Abstract

In this work the differences between and characteristics of water and high solids, heated black liquor sprays from air-assist atomizers are examined. Sprays were imaged with a high speed camera and the images analyzed with computer code to produce droplet size data and macroscopic spray characteristics such as mass distribution. Fluid flow rates were measured to allow relevant dimensionless groups for the spray to be calculated. A 1000 degree C tubular furnace was placed around the spray to determine the effect of industrially relevant temperatures on the droplet formation process, relative to room-temperature conditions. It was found that high solids black liquor forms long, thin ligaments rather than droplets. In high-temperature surroundings the size of these ligaments increases, which from a comparison with theory in the literature was attributed to enhanced skin-formation driven by heat transfer. The data suggest that this skin formation may prevent secondary breakup. All sprays for both fluids produced droplet size mass distributions that were well described by the square-root normal distribution. The normalized width (s*) of these distributions was similar for all sprays and consistent with literature data for other nozzle designs (0.24 < s* < 0.38). The image analysis method assumed droplets were spheres with the same projected area. When this assumption was changed for black liquor sprays to a cylindrical droplet assumption, the shape and normalized width of the resulting mass distributions remained the same, but the representative diameter (calculated from surface area to volume ratios) decreased. Based on the agreement between the normalized distribution width in this work and that in the black liquor spraying literature it was concluded that the addition of atomizing air cannot be considered a means to narrow a droplet size distribution independent of droplet size. The results also indicate the importance of including the effects of skin formation and temperature- and time-dependent fluid properties in spray modeling. It is intended that these results contribute to increased understanding of the black liquor atomization process and lead to improved computational modeling of the same.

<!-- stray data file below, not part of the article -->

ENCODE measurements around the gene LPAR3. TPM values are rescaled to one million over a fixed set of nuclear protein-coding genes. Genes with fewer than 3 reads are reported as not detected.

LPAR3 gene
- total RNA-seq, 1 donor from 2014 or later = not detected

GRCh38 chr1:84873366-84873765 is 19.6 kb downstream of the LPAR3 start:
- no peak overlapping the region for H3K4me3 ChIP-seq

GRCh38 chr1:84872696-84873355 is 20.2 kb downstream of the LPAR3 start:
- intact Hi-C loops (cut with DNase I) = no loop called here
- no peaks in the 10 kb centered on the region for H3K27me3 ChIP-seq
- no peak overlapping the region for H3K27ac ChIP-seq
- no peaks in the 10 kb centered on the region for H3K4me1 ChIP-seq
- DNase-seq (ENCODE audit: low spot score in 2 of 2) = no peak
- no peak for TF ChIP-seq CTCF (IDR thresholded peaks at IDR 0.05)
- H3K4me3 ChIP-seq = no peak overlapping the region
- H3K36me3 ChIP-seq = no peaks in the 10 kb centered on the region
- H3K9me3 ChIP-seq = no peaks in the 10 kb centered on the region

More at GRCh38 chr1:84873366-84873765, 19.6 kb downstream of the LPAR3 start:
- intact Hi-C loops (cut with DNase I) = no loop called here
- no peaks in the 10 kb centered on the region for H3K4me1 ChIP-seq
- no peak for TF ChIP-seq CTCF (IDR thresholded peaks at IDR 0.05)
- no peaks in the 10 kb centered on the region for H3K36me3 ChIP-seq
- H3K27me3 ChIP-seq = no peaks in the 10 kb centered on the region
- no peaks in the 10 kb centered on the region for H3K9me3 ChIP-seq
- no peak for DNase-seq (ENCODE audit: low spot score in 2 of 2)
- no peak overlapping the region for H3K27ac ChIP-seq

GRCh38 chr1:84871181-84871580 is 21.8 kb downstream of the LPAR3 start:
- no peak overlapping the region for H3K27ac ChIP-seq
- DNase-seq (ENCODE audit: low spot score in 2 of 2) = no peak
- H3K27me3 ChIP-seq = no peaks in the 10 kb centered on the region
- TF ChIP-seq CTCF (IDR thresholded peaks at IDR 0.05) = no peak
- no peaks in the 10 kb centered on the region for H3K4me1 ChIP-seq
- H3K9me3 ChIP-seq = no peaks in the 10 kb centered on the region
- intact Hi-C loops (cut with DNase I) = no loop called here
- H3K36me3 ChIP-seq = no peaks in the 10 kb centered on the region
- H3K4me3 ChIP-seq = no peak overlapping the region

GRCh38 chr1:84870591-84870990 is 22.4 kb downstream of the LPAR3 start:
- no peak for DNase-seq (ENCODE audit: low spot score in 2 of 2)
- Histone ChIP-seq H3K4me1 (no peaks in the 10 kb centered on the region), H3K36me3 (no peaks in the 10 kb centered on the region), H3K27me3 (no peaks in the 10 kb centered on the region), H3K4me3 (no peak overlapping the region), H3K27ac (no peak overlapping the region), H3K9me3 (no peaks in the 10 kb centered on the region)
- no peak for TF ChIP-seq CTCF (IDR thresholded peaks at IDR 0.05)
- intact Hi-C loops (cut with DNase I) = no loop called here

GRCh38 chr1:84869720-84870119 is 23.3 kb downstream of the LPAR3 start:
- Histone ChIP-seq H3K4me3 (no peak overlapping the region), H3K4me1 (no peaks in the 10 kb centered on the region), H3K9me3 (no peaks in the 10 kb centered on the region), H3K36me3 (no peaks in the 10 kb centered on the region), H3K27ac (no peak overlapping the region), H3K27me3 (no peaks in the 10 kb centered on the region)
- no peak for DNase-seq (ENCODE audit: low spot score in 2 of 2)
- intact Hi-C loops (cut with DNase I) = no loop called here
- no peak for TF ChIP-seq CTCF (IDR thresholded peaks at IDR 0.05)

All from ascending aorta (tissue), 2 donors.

Degree

MS

College and Department

Ira A. Fulton College of Engineering and Technology; Mechanical Engineering

Rights

http://lib.byu.edu/about/copyright/

Date Submitted

2006-11-14

Document Type

Thesis

Handle

http://hdl.lib.byu.edu/1877/etd1593

Keywords

black liquor, sprays, gasification, entrained flow, droplet size

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